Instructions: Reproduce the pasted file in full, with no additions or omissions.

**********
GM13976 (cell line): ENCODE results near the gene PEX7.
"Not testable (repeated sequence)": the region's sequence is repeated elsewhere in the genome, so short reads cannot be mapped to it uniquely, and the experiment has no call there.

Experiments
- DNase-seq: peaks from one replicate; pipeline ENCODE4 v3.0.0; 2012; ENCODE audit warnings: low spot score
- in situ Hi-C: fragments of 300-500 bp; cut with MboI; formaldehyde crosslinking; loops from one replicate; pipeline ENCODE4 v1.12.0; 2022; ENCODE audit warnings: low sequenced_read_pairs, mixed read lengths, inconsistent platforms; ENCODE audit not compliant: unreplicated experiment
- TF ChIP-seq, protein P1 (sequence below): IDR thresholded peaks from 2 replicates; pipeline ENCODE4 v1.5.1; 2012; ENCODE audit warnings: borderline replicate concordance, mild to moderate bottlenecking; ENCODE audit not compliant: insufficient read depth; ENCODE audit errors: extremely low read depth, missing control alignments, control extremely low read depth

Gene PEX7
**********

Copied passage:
GM13976 (cell line): ENCODE results near the gene PEX7.
"Not testable (repeated sequence)": the region's sequence is repeated elsewhere in the genome, so short reads cannot be mapped to it uniquely, and the experiment has no call there.

Experiments
- DNase-seq: peaks from one replicate; pipeline ENCODE4 v3.0.0; 2012; ENCODE audit warnings: low spot score
- in situ Hi-C: fragments of 300-500 bp; cut with MboI; formaldehyde crosslinking; loops from one replicate; pipeline ENCODE4 v1.12.0; 2022; ENCODE audit warnings: low sequenced_read_pairs, mixed read lengths, inconsistent platforms; ENCODE audit not compliant: unreplicated experiment
- TF ChIP-seq, protein P1 (sequence below): IDR thresholded peaks from 2 replicates; pipeline ENCODE4 v1.5.1; 2012; ENCODE audit warnings: borderline replicate concordance, mild to moderate bottlenecking; ENCODE audit not compliant: insufficient read depth; ENCODE audit errors: extremely low read depth, missing control alignments, control extremely low read depth

Gene PEX7